Jan 24, 2015
Author Catherine Tan discusses her article, "'Two Opposite Ends of the World': The Management of Uncertainty in an Autism-Only School," which she and co-author Gil Eyal recently published in the Journal of Contemporary Ethnography.
Abstract: How do individuals maintain a sense of efficacy and purpose in the face of high levels of ambiguity and uncertainty? In research on medical uncertainty, sociologists often discuss the strategies health practitioners employ to control uncertainties relating to diagnosis and treatment. Over six months of ethnographic field work at an autism-only therapy school, we observed seventy-five students and forty-seven instructors and formally interviewed ten instructors and four parents. While other studies on medical uncertainty have focused on controls over external circumstances, we demonstrate that another management strategy is for individuals to perform ethical work on themselves in order to adjust how they conduct themselves in uncertain situations. Despite the ambiguity of both the autism diagnosis and the therapeutic method employed at the school, instructors are able to maintain a sense of efficacy and to recognize themselves as “doing floortime” by transforming themselves to become “child directed.”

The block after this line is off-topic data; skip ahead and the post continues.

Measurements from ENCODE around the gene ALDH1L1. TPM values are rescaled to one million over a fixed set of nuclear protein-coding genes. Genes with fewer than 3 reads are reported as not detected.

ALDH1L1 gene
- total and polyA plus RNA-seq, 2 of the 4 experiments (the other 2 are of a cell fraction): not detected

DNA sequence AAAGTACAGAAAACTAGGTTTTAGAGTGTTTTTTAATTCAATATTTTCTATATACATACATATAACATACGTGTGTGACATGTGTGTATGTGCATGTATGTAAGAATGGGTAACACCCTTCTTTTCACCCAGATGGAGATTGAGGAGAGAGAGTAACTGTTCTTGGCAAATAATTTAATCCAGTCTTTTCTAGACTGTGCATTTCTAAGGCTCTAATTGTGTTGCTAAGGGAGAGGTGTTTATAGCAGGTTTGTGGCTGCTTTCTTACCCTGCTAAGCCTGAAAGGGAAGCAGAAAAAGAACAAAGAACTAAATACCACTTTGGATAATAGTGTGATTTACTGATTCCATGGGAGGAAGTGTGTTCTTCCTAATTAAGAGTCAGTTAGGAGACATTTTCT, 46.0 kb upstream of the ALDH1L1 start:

Read the article here.